As many a woman will testify, it’s not all about the stuff down below. In fact, if it was only that, I guess most of us would accept it in much the same as going to the toilet for a pee.

But when mother nature decided the women should carry the child, she somehow didn’t factor in the effect our ever-changing hormones would have on the rest of our body.

First came the cramps. The crippling dragging feeling which would almost bring me to my knees some days. Tampons made this hugely worse. The heavier the period, the higher the absorbency, the tougher the pain. But they were the protection of choice for anyone trying to act normal in a school where you simply wouldn’t want to stand out too much. Attracting attention to your delicate situation would be your worst nightmare. We didn’t own a hot water bottle as far as I remember. Not that that was going to help me get through a Tuesday of double maths!

And then came the realisation that periods don’t wait for the end of lesson bell.

I absolutely hated using the school toilets. Our school had designated loos for each year. In the first two years, even my third, I was actually scared to need a pee. Because the bullies hung out there. Even the girls from higher years would retreat to the lower form toilets, smoking away. Blocking the pan with “bog paper” to hide the fag ends. I would literally feel sick at the thought of going into a cubicle. I crouched in fear of someone kicking my door open. To be honest, very few doors properly locked. Have you tried to balance and watch for someone looking over? It’s bad enough when you are mid pee. You can only imagine the trauma of it being your time of the month too.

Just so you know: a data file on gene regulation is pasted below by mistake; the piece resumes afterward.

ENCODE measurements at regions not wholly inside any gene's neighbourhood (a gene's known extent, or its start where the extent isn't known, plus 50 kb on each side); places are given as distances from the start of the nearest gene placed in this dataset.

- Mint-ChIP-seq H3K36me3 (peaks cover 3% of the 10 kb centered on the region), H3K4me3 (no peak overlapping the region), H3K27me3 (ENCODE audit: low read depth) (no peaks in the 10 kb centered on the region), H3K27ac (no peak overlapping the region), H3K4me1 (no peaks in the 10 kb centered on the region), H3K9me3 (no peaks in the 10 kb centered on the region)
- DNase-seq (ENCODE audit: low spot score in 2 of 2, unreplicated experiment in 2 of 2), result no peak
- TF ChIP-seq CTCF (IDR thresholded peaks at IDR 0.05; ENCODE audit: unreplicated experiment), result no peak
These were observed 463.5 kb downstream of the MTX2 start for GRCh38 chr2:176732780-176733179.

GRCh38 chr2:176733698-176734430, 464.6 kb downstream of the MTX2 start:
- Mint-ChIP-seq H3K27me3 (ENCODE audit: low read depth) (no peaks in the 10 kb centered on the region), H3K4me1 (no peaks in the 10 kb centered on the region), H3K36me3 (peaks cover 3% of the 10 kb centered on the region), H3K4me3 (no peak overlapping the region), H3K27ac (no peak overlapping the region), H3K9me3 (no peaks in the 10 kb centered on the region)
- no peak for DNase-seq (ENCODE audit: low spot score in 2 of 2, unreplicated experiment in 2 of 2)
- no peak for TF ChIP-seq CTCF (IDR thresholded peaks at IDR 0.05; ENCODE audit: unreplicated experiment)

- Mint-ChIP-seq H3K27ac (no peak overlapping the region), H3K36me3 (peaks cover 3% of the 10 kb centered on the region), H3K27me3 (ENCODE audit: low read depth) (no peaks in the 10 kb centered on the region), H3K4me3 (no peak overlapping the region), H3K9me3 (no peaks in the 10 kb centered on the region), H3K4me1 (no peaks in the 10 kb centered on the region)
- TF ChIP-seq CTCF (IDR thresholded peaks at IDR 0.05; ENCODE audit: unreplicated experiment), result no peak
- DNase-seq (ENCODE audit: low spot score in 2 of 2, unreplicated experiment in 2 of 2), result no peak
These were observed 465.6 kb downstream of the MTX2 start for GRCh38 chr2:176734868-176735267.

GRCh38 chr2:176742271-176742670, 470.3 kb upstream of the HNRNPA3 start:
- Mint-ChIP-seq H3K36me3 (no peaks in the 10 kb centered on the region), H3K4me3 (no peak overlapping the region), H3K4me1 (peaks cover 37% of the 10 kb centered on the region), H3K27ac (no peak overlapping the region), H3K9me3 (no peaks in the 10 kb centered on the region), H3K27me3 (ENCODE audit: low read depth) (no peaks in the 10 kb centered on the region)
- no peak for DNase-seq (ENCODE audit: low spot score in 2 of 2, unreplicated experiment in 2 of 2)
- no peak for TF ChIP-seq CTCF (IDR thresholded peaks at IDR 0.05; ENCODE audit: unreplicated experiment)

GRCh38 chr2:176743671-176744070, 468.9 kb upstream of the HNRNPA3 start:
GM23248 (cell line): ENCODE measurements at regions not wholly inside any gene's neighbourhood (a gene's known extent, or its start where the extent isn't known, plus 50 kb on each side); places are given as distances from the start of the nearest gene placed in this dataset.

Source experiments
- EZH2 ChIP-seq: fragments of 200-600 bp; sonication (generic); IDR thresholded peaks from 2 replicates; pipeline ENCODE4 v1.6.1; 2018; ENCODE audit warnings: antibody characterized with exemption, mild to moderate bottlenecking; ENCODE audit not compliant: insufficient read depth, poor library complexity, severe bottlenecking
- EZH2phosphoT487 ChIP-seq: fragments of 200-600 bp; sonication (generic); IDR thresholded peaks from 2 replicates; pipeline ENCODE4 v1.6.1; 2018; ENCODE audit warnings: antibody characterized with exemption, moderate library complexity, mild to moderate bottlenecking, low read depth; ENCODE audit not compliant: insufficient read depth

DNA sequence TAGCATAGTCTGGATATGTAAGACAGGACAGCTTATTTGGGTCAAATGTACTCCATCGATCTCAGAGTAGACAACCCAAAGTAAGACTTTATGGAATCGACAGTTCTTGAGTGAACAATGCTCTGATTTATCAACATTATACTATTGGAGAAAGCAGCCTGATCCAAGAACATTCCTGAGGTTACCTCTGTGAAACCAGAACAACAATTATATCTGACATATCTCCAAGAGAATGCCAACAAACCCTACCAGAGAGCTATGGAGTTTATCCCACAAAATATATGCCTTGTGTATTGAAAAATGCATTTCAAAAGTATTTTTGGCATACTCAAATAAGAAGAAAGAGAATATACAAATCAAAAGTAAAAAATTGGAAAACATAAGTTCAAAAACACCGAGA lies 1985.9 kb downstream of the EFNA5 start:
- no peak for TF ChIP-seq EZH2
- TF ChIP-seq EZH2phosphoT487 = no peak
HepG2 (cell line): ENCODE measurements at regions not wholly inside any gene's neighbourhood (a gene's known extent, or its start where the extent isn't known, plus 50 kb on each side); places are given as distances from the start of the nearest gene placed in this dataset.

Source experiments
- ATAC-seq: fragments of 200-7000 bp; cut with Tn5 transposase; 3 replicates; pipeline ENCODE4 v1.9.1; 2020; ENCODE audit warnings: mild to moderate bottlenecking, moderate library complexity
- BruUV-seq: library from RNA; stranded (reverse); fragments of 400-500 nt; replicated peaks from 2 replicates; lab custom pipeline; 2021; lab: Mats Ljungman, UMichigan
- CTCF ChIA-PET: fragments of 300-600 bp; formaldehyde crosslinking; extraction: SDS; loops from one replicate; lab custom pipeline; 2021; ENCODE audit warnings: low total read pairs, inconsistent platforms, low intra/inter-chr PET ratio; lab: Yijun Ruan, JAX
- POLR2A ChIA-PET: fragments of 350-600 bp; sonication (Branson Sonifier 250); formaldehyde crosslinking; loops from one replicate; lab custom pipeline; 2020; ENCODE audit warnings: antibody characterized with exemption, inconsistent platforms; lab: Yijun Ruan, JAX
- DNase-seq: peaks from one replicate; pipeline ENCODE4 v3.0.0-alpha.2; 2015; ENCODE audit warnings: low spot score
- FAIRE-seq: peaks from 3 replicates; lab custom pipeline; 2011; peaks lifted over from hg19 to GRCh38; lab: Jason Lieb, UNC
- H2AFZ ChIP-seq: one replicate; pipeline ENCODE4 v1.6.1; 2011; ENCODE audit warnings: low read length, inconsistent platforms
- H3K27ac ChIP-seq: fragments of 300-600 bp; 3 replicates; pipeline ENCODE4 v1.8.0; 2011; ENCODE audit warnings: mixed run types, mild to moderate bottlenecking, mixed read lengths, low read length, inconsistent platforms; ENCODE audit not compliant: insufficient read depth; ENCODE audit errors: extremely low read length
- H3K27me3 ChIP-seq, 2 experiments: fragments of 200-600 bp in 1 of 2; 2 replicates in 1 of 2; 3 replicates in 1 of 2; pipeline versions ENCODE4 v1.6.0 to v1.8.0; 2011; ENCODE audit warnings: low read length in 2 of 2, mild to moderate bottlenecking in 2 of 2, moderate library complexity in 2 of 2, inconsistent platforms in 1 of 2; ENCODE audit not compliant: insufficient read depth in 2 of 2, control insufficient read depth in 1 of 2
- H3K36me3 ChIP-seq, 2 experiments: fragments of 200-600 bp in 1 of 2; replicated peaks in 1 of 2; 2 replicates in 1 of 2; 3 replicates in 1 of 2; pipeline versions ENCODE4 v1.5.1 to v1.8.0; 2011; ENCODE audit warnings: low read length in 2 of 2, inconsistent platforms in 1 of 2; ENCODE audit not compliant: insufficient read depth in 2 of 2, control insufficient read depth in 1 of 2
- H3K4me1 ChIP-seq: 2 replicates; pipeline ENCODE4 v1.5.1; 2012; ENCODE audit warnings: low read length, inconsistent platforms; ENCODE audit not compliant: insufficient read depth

“And then came the realisation that periods don’t wait for the end of lesson bell.”

I often took risks to avoid having to go in my lunch break.

Photo by Gabor Monori on Unsplash

You might well ask.

And the answer is simple. Fear. Even bigger than the fear of lunchtime loo stops. The first thing my older friend told me, when I started that school, was keep your gob shut. Or your head will be flushed down the pan along with all those fag ends — if you are lucky. And if you get too much of a ‘tell teacher’, you won’t get far out the school gates before you get your head kicked in.

Charming.

So I would pad myself up and hope for the best. Some days I swore you could hear me rustle as I walked. If I was quick I might get to nip into a loo on another floor between lessons. I would pray nobody would mess about in class and have us kept back after the bell. Timing was key and, yes, accidents happened.

“I still have nightmares about sitting in toilets with no door on.”

Once we reached 4th year things got better. The loos were cleaner as the older girls respected them. And those who didn’t, were back down in the 1st and 2nd year loos terrorising some other wee kids.

I swear, I still have nightmares about sitting in toilets with no door on. Please don’t laugh — that’s no word of a lie.

Awful headaches which would last two to three days, as they casually batted away any painkiller attempts. I could set my clock and calendar by them. Not just before my monthlies either, but mid cycle too. If I got one at school, the nurse would give out a paracetamol (which always made me so queasy I wanted to vomit) then tell you to go and run around the playground.